Fig. 7 shows Eyring plots for the data in Fig. 6. Via transition state theory, analysis of kinetic data in this fashion permits determination of activation thermodynamics, with the slope of the line proportional to the activation enthalpy (ΔH) and the intercept proportional to the activation entropy (ΔS) (see Ref. 23). The thermodynamic parameters derived from this analysis are shown in Table IV. The most important parameters are the differences between the native and T2M-modified peptides (ΔΔH and ΔΔS). The values indicate that the slower dissociation of the T2M-modified peptide results from a more unfavorable activation entropy change (ΔΔS < 0), but this is offset by a favorable activation enthalpy change (ΔΔH < 0). As discussed further below, these data are most consistent with the increased hydrophobicity of the T2M-modified peptide (resulting in the unfavorable ΔΔS) and the loss of a stabilizing hydrogen bond between Thr2 and Glu63 (resulting in the favorable ΔΔH).

FIGURE 7.

Eyring plots for the peptide dissociation data indicate the thermodynamic basis for the enhanced stability of the gp100209–2M/HLA-A2 complex. Slopes of these lines are proportional to the enthalpic barriers for dissociation, whereas intercepts are proportional to entropic barriers. The steeper slope for the native peptide indicates a more unfavorable enthalpic barrier for dissociation, whereas the greater intercept indicates a more favorable entropic barrier. As the entropic component is larger, the native peptide dissociates faster.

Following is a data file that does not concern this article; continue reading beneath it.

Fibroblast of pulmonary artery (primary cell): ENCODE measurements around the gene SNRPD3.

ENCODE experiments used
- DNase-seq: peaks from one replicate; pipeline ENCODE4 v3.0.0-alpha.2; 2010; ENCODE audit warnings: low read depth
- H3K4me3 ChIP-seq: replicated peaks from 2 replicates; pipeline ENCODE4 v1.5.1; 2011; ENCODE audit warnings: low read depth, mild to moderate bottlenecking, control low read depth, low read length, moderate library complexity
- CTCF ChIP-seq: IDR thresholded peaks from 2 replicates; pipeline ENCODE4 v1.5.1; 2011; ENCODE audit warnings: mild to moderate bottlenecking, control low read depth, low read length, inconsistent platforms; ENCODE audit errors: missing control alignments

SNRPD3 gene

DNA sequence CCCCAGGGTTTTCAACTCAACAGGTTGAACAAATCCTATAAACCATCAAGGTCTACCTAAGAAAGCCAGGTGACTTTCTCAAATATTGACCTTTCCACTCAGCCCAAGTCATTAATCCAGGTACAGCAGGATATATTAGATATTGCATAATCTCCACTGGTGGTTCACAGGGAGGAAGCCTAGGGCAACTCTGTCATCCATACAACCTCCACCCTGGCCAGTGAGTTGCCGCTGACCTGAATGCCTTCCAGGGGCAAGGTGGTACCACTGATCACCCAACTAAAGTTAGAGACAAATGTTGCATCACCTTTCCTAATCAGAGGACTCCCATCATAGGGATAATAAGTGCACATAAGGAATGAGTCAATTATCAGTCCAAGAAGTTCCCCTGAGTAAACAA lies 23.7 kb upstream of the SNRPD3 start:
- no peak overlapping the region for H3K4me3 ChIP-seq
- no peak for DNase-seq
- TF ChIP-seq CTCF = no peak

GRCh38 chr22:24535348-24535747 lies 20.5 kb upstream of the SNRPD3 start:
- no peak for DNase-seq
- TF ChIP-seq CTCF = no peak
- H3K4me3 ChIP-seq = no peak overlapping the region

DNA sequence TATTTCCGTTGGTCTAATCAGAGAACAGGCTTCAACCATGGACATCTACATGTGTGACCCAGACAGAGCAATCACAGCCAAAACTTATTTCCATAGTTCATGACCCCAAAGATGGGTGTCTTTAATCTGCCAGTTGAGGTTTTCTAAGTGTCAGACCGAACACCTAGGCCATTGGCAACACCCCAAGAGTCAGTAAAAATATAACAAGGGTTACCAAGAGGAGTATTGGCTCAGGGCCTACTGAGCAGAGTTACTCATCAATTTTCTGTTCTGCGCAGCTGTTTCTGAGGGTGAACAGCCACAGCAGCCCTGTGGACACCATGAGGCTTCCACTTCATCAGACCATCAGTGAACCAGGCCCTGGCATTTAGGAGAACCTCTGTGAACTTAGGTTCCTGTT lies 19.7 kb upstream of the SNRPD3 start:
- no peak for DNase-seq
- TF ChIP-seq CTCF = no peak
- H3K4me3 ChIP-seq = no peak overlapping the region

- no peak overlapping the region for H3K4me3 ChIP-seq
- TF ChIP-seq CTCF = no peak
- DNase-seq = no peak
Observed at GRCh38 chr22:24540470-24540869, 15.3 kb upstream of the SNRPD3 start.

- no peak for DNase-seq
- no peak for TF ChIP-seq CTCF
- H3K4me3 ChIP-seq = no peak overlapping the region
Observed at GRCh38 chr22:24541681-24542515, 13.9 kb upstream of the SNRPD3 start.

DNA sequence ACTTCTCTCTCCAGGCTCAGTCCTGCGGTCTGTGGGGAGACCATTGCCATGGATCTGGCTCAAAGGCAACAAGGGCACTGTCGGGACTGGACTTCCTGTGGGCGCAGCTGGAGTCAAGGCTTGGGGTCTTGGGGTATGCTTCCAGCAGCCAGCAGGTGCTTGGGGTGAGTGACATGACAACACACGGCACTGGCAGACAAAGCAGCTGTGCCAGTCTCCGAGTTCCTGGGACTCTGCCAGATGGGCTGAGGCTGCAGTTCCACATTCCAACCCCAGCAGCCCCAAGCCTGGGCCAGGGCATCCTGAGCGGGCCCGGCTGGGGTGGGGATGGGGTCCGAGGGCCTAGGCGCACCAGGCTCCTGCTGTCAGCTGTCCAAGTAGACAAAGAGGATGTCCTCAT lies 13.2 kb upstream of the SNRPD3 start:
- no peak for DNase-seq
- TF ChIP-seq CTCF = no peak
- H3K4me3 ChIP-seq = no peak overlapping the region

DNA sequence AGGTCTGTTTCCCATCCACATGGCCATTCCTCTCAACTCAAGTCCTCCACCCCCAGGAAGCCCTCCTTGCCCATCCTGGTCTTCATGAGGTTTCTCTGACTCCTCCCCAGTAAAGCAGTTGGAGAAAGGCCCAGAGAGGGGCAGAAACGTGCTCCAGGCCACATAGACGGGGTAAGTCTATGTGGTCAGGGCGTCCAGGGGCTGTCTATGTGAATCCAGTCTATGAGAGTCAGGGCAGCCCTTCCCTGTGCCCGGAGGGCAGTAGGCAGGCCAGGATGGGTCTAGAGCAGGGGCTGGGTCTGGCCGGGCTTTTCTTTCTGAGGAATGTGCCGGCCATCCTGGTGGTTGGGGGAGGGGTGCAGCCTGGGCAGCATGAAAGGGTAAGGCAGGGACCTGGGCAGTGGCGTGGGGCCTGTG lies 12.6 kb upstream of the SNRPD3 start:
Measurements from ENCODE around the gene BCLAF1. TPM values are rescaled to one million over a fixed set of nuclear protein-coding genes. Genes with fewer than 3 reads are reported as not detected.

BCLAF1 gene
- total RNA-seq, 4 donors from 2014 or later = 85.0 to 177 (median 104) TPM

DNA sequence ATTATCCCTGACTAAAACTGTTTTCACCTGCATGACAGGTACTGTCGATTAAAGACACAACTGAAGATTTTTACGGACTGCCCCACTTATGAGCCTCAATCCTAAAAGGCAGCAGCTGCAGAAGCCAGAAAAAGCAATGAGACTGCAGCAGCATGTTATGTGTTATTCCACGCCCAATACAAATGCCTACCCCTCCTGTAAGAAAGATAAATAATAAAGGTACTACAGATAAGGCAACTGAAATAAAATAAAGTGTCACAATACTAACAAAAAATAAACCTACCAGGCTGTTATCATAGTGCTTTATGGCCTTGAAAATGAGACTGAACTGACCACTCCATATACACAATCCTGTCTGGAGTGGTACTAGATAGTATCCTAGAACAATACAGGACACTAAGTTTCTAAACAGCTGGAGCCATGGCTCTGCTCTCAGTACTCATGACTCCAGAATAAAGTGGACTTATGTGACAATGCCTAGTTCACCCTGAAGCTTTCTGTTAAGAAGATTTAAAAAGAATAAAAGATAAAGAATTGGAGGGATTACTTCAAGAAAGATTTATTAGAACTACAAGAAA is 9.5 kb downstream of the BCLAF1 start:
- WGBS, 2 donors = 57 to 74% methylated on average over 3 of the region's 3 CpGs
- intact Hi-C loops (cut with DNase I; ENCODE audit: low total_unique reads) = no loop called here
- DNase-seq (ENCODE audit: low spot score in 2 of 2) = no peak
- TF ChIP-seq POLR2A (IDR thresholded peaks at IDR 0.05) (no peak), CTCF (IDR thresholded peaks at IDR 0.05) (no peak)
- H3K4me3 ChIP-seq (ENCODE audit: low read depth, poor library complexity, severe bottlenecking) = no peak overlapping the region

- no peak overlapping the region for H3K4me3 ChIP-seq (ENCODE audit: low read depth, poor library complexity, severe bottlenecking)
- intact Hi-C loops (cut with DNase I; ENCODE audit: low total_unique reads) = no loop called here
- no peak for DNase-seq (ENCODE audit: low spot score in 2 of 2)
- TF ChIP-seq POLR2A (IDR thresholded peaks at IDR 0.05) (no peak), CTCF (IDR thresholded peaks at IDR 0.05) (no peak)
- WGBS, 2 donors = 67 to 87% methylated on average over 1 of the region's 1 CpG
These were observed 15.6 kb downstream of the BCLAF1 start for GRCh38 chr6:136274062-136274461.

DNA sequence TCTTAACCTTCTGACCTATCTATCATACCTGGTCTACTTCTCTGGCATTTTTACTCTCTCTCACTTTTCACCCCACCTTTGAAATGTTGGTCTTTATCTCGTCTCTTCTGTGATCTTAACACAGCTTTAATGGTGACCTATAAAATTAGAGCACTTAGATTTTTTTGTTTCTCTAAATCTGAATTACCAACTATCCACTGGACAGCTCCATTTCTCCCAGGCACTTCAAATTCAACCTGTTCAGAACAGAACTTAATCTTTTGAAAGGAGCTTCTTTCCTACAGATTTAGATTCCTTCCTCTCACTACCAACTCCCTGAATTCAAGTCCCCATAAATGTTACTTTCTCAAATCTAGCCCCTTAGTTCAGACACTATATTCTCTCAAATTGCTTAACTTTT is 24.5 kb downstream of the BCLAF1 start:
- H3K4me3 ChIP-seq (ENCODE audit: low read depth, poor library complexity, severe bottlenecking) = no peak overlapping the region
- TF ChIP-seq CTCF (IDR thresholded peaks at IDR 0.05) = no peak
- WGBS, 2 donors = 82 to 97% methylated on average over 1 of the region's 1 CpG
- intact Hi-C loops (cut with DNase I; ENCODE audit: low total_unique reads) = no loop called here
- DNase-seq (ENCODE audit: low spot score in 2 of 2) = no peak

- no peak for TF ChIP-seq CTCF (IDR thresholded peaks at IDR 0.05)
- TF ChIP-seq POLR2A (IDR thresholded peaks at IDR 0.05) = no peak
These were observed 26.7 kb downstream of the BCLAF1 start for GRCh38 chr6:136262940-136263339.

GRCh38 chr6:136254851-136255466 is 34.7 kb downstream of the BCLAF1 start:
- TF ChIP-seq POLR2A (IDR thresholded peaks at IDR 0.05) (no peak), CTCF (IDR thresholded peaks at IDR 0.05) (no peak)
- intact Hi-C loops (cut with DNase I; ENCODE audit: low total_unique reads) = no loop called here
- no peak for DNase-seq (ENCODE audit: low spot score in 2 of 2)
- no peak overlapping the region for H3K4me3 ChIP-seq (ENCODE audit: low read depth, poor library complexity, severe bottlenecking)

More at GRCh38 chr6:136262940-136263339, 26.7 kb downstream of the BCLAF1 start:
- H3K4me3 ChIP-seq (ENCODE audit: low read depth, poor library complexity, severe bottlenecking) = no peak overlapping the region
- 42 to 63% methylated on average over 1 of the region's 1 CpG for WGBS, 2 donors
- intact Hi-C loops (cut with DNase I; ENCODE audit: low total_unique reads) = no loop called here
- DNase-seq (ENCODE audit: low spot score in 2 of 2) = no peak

FIGURE 7.

Eyring plots for the peptide dissociation data indicate the thermodynamic basis for the enhanced stability of the gp100209–2M/HLA-A2 complex. Slopes of these lines are proportional to the enthalpic barriers for dissociation, whereas intercepts are proportional to entropic barriers. The steeper slope for the native peptide indicates a more unfavorable enthalpic barrier for dissociation, whereas the greater intercept indicates a more favorable entropic barrier. As the entropic component is larger, the native peptide dissociates faster.

Close modal
Table IV.

Activation energies for dissociation of the native gp100209 peptide and the T2M-modified variant from HLA-A2a

ΔHΔSΔΔHΔΔS
Native 25.4 ± 2.4 3.3 ± 0.5 −6.2 ± 3.5b −22.7 ± 5.8b 
T2M-mod 19.3 ± 2.5 −19.4 ± 5.8   
ΔHΔSΔΔHΔΔS
Native 25.4 ± 2.4 3.3 ± 0.5 −6.2 ± 3.5b −22.7 ± 5.8b 
T2M-mod 19.3 ± 2.5 −19.4 ± 5.8   
a

Enthalpies in kilocalories per mole; entropies in calories per mole per K.

b

Values for the native peptide subtracted from the values for the T2M-modified variant

The crystals of the two complexes were grown from drops at pH 6.5, yet the measurements above were performed at pH 7.4. To control for the effect of pH, we repeated the measurements with the two peptides labeled at position 5 at pH 6.5, 37°C (data not shown). Under these conditions, the half-life of the T2M-modified peptide/MHC complex is ∼5-fold longer than the half-life of the native peptide/MHC complex, compared with ∼7-fold longer at pH 7.4. These results indicate that while pH does influence peptide dissociation rates, the slower dissociation of the T2M-modified gp100209 peptide is unlikely to arise from differences in the two structures at pH 7.4 that are not visible at pH 6.5, where the two complexes were crystallized.